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Sydney Island - Known As Manra Island


Manra, one of the Phoenix Islands of the Republic of Kiribati, was once known as Sydney Island. It covers 4.4 km2 (1.7 sq mi), stands about six meters tall, and is located at 4° 27′ S and 171° 16′ W longitude.

It is a component of the Phoenix Islands Protected Area, together with the other seven Phoenix Islands. In the Phoenix Islands atoll, Manra Island is located there. Manra Island is located southwest of Scrub Forest and close to Hypersaline Lagoon.

During his five-year journey (1831–1836), Charles Darwin visited the island. He then published a theory in 1842 explaining how coral atolls in the South Pacific came to be. Manra is now empty, but it was home to people at different times in the past, including as recently as 1963.

Sydney Island Satellite View
Sydney Island Satellite View

History Of Sydney Island

COPYRIGHT_JANE: Published on https://www.janeresture.com/sydney-island/ by Jane Resture on 2022-10-04T23:19:45.999Z

In contrast to some of the other Phoenix Islands, Manra has at least a dozen platforms and the ruins of enclosures in its northeast and northwest regions, providing clear indications of ancient settlement.

An ethnologist at the Bishop Museum in Honolulu, there were two sets of people, one from eastern Polynesia and the other from Micronesia, These first residents' wells and pits were also discovered.

The Manra was found in 1823 by the Sydney, a London-based whaling ship, under the command of T. Emmett Master. Sydney Aris (1884-1966), née Arundel, the daughter of Lillie and John T. Arundel, was born there.

On the island at the time, John T. Arundel & Co. was working to mine guano. Early in the 20th century, Burns, Philp & Co converted Manra into a coconut plantation. Later, in 1938, it was added to the Phoenix Islands Settlement Scheme, the last step in the British Empire's colonial expansion, as one of the islands.

Sydney Harbour Islands

Reefs In Manra

Although the lagoon is too saline to sustain marine life, the surrounding reef and offshore seas are teeming with fish. Visitors to the island reportedly refused to eat any fish taken off the reef due to ciguatera sickness.

Maude's 1937 study, Colonization of the Phoenix Islands. Bryan, on the other hand, steadfastly maintained that the reef is home to more fish species that are great food.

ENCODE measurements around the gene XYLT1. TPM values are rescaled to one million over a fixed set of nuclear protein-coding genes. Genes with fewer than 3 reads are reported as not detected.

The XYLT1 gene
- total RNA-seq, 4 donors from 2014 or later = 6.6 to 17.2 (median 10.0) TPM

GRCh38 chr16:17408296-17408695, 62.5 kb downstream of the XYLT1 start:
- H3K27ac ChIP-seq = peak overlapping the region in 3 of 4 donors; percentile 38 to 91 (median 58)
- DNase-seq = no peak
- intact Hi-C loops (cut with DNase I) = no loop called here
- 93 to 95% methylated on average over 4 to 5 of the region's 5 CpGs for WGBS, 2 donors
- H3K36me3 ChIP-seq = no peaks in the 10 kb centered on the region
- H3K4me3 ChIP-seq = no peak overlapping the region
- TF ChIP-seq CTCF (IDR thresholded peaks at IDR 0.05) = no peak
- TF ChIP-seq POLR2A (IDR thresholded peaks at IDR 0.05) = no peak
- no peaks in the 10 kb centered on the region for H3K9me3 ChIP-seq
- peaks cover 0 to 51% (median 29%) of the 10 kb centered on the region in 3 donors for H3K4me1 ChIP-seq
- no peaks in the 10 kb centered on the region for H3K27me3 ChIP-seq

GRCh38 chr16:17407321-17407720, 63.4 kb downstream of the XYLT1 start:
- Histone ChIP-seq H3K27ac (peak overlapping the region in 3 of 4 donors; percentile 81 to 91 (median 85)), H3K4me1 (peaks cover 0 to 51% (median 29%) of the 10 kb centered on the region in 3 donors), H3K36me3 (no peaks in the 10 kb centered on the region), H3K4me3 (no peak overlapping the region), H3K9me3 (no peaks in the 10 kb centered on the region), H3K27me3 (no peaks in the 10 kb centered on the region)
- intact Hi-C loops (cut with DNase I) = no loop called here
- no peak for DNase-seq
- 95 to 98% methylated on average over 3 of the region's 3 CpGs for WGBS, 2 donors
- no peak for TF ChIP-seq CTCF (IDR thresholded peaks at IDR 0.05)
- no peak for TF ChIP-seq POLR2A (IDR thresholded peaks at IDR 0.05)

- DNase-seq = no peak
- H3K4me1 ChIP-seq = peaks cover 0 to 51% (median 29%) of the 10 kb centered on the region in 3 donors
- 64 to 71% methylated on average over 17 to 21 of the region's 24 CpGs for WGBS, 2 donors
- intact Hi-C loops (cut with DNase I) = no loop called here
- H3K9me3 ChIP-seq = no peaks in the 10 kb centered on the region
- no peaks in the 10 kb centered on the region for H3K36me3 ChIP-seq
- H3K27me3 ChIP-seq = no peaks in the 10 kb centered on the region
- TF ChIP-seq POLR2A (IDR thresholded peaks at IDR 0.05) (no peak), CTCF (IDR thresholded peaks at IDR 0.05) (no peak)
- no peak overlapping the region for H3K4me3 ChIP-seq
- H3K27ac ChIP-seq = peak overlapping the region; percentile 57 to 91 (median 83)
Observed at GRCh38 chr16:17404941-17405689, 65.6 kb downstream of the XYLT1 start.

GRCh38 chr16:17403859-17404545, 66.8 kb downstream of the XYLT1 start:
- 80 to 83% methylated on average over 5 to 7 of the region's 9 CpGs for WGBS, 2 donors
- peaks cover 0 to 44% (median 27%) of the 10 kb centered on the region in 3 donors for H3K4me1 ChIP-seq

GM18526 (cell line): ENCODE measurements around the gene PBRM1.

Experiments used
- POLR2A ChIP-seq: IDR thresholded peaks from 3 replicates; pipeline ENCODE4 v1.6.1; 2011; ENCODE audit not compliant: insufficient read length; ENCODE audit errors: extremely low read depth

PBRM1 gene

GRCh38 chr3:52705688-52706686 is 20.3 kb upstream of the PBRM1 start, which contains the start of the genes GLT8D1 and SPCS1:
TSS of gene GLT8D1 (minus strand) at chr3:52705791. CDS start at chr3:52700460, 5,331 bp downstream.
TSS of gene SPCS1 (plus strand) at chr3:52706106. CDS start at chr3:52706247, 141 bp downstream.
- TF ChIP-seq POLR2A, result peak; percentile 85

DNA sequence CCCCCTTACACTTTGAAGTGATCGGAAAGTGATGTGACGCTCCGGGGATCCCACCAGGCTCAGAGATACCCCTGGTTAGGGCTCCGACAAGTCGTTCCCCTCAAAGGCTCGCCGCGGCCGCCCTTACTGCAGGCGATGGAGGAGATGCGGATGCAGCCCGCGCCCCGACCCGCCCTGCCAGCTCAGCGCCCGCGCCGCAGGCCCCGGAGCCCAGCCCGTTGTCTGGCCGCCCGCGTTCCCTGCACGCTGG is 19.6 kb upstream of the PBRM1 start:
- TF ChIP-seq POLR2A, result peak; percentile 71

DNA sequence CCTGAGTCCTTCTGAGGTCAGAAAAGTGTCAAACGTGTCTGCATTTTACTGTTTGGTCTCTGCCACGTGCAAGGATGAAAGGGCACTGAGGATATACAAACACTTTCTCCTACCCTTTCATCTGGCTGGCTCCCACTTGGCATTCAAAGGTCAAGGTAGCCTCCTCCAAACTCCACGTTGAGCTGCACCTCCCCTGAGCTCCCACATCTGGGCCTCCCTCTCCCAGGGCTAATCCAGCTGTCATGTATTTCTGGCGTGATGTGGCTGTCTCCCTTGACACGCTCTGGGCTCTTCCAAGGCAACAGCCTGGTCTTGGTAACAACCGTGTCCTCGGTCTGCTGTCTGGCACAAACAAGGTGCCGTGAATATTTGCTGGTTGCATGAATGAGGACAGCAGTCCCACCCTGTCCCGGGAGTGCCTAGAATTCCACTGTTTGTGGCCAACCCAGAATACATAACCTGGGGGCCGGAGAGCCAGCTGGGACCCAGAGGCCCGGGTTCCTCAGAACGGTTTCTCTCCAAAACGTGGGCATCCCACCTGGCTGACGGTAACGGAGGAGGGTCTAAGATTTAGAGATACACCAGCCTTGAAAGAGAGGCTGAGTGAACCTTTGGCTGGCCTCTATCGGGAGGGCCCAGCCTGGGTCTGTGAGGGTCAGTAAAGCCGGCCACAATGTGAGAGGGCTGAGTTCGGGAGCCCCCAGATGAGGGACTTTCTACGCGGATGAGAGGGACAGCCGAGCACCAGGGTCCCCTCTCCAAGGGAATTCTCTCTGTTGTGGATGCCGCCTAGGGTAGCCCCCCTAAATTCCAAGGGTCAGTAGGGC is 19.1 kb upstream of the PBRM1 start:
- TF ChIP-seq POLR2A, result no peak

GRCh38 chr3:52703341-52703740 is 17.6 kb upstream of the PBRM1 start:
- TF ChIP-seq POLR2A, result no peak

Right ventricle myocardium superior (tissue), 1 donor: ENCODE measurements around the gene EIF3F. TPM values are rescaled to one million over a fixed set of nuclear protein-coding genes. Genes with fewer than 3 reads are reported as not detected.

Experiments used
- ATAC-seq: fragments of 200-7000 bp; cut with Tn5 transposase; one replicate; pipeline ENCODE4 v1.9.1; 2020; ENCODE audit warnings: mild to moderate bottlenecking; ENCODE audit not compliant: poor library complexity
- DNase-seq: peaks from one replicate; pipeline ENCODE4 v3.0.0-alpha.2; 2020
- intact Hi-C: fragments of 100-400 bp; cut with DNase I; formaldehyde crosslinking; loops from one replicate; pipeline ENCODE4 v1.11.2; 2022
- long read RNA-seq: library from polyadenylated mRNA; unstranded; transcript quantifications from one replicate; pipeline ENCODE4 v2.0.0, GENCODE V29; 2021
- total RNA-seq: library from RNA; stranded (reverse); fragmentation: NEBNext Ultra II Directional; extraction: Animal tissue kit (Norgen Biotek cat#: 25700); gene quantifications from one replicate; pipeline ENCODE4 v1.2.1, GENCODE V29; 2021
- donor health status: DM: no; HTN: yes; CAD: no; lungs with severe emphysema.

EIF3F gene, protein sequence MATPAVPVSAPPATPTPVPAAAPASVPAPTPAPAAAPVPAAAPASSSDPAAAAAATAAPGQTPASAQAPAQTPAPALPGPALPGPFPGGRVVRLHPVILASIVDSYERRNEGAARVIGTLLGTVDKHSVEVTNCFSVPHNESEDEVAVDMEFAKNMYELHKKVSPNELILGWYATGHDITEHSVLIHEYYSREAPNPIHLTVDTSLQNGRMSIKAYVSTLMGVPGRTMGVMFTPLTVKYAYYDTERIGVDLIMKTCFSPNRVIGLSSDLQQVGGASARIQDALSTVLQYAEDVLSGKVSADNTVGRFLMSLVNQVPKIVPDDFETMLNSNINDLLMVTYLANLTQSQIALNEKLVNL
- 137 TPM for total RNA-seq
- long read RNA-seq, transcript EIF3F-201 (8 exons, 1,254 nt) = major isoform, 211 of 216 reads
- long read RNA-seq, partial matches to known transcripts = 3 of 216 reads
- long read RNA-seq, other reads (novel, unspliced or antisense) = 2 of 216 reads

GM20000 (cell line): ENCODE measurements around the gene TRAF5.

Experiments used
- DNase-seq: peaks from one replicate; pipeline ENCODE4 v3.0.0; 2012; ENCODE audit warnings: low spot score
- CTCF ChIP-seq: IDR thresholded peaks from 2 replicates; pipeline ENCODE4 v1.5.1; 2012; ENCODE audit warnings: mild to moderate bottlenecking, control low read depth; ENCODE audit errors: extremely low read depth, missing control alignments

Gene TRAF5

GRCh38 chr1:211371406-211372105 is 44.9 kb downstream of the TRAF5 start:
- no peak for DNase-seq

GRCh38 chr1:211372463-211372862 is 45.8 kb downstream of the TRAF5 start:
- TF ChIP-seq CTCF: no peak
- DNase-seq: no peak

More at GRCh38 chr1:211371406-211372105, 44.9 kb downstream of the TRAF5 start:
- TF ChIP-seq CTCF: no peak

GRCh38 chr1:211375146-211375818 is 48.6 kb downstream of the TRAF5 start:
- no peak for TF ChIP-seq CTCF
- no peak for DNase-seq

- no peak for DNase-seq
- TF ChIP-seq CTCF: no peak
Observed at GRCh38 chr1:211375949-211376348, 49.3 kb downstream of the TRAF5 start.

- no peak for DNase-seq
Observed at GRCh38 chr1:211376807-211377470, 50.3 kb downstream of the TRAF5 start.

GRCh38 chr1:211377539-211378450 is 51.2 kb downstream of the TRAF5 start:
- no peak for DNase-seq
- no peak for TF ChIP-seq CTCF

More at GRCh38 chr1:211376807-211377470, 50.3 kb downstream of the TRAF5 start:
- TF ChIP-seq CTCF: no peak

Submissive and branching corals dominated the coral communities at Manra also known as Sydney Island, according to studies conducted in 2000 (Obura et al.). Both the northern windward location and the leeward site featured substantial amounts of mushroom coral.

The leeward site had a great number of giant coral heads. In the leeward sites, there was around 30% live coral cover and 20% coralline algae, followed by a mixture of fleshy algae, coral debris, and sand.

These coral communities are typical of the Phoenix Islands. Cyphastrea Chalcidice, Echinoderm lamellosa, Goniastrea stelligera, Herpolitha limax, Favites pentagona, Fungia danai, Fungia fungites, and Fungia scutaria were the most prevalent coral species at Manra.

People Also Ask

How Much Area Does Sydney's Island Cover?

The area of Sydney Island is 4.4 kilometers squared or 1.7 square miles.

When Was Sydney Island Found?

The Sydney, in 1823, was the vessel that discovered the Manra.

What Is The Second Name For Sydney Island?

Manra Island is another name for the island that call Sydney.


One of the Phoenix Islands of the Republic of Kiribati is Manra Island, also known as Sydney Island. It has a 4.4 sq. km. area, a six-meter elevation, and coordinates of 4 deg. 27 min. S latitude and 171 deg. 16 min. W longitude.

It is a component of the Phoenix Islands Protected Area, the biggest marine protected area in the world, together with the other seven Phoenix Islands.

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About The Authors

Jane Resture

Jane Resture - Since she embarked on her first world trip in 2002, Jane Resture spent the past decades sharing her personal journey and travel tips with people around the world. She has traveled to over 80 countries and territories, where she experienced other cultures, wildlife she had only read about in books, new foods, new people, and new amazing experiences. Jane believes that travel is for everyone and it helps us learn about ourselves and the world around us. Her goal is to help more people from more backgrounds experience the joy of exploration because she trusts that travel opens the door to the greatest, most unforgettable experiences life can offer and this builds a kinder, more inclusive, more open-minded world.

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